That’s not really what I’m seeing. I’m seeing a constant attempt to MINIMIZE the length of the river, which fits in with thermodynamics quite nicely. The original elongation was an aberation. Once in the lowest energy state possible between two points (straight line) there’s absolutely nothing to cause it to create additional corners.
The “generation of configuration” in this case is the lowest-energy path between two points. Once it has the optimal configuration there’s no reason for it to change.
I think your use of this example with climate isn’t really very useful. As conditions change, the optimal configuration may change, and the climate systems may drift in that direction, but that relies on variables changing, not an intrinsic part of the system to always seek change.

Willis Eschenbach

Curious George says:
November 15, 2010 at 6:19 pm

Could you please formulate this “law” a little more mathematically? …

Sure … if you can first give me a mathematical formulation of the Second Law of Thermodynamics.
The problem is that both these Laws only give the direction of the change. The Second Law says only says that net heat only flows from warm to cold. It doesn’t give numbers.
Similarly, the Constructal Law says that systems evolve to give easier access to the currents. And like the Second Law, it doesn’t give numbers.
However, there are a whole host of mathematical results made possible by the Constructal Law. See the references given in the head post for examples.

Alex Heyworth

As an interesting aside, the ratio of a river’s length to the length of a straight line between its source and mouth is approximately Pi.

Pamela Gray

Every single Wallowa County river fishing enthusiast understands this. I saw this law in action this past summer. That it can be applied to weather makes perfect sense. We are about to be inundated with an over the top windy pressure gradient in and around the NE portion of the Washington/Oregon state line. So I get to watch this law in action. You can see it in pressure gradients. Way cool.
The jet stream is another place to see this law in action.

Willis Eschenbach

Dave Dardinger says:
November 15, 2010 at 5:57 pm

How does the Constructal Law differ from maximizing entropy?

Thanks for the question, Dave. Bejan goes over this in great detail here (pdf).

D. Patterson

See:
The Constructal Law is about the time direction of the “movie” of design generation and evolution. It is not about optimality (min, max), end design, destiny or entropy.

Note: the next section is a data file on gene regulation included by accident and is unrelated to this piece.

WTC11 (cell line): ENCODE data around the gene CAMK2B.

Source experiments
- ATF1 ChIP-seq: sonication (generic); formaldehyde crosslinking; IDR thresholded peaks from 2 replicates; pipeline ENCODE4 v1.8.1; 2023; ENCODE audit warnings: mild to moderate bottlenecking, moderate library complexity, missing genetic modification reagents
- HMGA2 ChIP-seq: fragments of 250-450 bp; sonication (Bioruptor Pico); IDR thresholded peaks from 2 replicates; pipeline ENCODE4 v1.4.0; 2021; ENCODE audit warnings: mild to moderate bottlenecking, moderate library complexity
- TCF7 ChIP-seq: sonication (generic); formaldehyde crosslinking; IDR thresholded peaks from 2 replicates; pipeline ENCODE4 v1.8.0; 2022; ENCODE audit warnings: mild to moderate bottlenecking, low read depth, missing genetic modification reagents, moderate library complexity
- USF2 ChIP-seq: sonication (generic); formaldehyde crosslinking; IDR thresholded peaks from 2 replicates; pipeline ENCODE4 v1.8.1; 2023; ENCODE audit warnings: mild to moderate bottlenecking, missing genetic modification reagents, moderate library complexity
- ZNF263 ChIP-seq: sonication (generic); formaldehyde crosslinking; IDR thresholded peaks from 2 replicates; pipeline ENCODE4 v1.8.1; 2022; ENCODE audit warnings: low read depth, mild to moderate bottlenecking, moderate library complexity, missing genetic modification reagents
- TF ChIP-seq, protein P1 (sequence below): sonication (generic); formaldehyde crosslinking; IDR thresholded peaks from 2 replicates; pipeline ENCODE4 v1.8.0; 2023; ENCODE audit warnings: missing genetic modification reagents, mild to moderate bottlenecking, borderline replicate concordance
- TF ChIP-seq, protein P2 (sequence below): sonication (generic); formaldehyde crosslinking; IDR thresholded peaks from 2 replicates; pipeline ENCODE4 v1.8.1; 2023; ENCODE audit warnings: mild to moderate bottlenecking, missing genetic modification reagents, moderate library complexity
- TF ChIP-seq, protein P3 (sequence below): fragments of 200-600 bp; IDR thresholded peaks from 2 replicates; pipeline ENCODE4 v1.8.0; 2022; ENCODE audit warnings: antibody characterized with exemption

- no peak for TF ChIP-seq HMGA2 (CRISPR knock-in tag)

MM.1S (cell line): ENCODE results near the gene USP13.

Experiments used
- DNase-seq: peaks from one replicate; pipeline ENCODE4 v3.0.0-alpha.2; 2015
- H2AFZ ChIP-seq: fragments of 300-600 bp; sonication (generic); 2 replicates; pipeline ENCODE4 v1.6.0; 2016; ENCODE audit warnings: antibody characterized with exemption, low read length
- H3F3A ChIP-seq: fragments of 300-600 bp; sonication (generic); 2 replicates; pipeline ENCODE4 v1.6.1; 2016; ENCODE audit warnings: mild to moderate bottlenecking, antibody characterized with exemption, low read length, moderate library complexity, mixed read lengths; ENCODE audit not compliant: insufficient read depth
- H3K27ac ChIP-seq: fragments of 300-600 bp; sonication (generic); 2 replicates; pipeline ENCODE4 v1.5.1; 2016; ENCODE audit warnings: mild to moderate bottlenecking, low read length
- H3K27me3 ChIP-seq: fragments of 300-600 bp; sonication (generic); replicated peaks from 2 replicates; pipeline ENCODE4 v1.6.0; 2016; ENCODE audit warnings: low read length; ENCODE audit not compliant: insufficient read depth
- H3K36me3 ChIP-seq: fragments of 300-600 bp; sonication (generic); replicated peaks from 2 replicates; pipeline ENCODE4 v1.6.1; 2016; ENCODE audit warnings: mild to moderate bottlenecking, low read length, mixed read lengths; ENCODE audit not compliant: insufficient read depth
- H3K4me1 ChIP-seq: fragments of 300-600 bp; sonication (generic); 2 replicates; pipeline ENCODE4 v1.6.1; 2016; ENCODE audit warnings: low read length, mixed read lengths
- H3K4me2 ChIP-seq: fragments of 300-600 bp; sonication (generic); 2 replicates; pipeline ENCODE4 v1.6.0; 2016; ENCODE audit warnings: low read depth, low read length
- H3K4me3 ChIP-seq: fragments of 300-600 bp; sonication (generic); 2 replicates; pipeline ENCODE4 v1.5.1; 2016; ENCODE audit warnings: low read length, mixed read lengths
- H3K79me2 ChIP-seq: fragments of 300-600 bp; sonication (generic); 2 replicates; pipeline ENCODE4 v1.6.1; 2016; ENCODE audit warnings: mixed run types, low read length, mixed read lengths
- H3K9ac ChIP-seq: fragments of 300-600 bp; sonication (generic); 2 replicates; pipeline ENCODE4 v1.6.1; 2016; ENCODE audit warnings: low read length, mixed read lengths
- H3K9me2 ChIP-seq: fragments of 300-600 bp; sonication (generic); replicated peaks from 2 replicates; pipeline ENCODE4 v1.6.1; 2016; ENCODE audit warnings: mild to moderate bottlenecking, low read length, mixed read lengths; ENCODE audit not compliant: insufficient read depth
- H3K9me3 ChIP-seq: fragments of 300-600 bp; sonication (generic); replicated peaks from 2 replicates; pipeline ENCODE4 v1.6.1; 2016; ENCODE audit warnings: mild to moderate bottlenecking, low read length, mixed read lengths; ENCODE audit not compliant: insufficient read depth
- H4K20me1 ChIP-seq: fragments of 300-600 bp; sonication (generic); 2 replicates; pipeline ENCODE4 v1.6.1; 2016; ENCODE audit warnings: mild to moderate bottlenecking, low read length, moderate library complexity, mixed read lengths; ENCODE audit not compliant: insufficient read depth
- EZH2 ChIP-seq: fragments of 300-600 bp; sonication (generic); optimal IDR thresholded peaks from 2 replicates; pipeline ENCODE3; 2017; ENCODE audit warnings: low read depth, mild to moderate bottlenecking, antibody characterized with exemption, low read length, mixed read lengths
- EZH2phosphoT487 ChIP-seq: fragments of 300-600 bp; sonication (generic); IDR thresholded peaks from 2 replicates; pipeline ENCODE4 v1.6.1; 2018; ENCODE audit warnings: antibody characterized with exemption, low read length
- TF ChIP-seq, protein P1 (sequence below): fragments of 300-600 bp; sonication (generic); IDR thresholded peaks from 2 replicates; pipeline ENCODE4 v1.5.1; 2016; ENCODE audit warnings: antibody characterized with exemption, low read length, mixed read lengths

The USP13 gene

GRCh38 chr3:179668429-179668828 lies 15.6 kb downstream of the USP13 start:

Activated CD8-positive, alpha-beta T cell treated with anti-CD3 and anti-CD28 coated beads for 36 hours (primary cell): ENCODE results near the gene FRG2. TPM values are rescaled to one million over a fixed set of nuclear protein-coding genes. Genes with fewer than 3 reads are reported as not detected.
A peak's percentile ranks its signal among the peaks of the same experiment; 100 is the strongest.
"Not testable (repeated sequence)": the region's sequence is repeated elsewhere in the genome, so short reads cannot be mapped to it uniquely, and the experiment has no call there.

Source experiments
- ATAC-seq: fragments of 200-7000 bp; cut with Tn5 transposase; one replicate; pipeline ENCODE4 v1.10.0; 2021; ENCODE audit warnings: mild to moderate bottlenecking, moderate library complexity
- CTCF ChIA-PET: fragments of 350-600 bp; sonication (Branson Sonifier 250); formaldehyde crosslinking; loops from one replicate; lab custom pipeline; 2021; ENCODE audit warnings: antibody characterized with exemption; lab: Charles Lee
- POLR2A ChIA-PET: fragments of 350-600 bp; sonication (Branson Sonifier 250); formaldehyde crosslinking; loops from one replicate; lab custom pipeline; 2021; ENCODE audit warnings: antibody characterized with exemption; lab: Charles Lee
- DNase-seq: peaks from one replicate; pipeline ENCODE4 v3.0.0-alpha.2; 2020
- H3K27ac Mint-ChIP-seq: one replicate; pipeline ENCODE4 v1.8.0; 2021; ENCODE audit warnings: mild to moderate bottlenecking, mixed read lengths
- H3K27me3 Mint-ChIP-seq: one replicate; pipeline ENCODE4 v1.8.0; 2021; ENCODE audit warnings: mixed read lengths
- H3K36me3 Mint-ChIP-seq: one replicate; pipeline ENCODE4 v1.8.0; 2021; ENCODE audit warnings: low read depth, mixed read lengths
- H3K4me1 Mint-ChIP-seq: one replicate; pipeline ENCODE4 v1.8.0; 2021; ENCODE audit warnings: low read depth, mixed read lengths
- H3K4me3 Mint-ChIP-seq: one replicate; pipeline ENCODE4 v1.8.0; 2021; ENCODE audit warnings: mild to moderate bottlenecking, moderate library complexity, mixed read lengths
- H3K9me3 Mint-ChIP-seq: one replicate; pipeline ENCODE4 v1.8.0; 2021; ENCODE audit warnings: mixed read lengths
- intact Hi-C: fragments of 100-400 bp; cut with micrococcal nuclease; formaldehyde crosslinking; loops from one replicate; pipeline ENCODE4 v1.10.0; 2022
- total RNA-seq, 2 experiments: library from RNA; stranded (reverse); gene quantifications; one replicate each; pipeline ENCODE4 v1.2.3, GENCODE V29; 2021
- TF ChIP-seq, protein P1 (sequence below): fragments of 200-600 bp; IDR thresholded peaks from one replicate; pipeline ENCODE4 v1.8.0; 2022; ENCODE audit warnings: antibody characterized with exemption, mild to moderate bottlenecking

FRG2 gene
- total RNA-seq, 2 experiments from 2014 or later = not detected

http://www.constructal.org/en/theory/presentation.html

Alex Heyworth

PS, a reference for Pi being the ratio length/source to mouth distance:
Stølum, H.-H. “River Meandering as a Self-Organization Process.” Science 271, 1710-1713, 1996.

John Day

@CuriousGeorge:
> Could you please formulate this “law” a little more mathematically?
Ditto. I also can’t seem to get my head around this, sounds more like philosophy or hand-waving. It needs some theorems that can be tested or implemented constructively.
All bun, no meat.

Carl Chapman

Wouldn’t that imply that the earth’s climate would exhibit strong negative feedback?
My guess is that the feedback reduces temperature changes by forcings such as CO2 to 1/3. The IPCCs guess is that feedback increases changes to 3 times.
No warming since 1998, while CO2 goes up and up, makes the 3 times theory extremely hard to believe.

AusieDan

Hi Willis
Is this anything different from chaos theory?
Hurst wrote a paper on his 847 year study of the River Nile in 1951.
He was interested in river heights as he was planning the River Dam Project.
The language used was quite different but there seems to be some similarity.
I hope to contact you soon with a climate paper using this concept.
Regards Dan

Bruce

Meanwhile in CRU headquarters: “Ah these pesky models would work so much better if the Earth just would stop rotating. Hmm. Hey, I have an idea….”

Robert of Ottawa

A river “running as fast as it can” can be restated as losing energy as rapidly as possible; in the case of a river flow, this energy loss is restrained by the river sides and bottom. The maximum rate of energy loss is at a waterfall, such as the Rideau Falls here in Ottawa. http://www.google.ca/imgres?imgurl=http://farm4.static.flickr.com/3108/2918568397_8b972f3a76.jpg&imgrefurl=http://www.flickr.com/photos/41455313%40N08/galleries/72157622637220789&h=405&w=500&sz=104&tbnid=B7mGNPpDV5ItXM:&tbnh=105&tbnw=130&prev=/images%3Fq%3Drideau%2Bfalls%2Bottawa&zoom=1&q=rideau+falls+ottawa&hl=en&usg=__6fIaQPpQRHkyRjK6dT_mCVCm-bo=&sa=X&ei=OurhTIGmFYnLnAerq93-Dw&ved=0CCoQ9QEwAg
A flow cannot lose energy at a greater rate than this. So, interestingly this is a case where the increase in entropy actually has a maximum rate.

Jim

I’m wondering if the curves are carved during periods of high flow. The river breaches a bank and the turbulent waters carve a new curve, following generally the land. Then during periods of low flow, the river straightens itself out again. So it would be an interaction of water volume, the shape of the bank, and the lie of the land.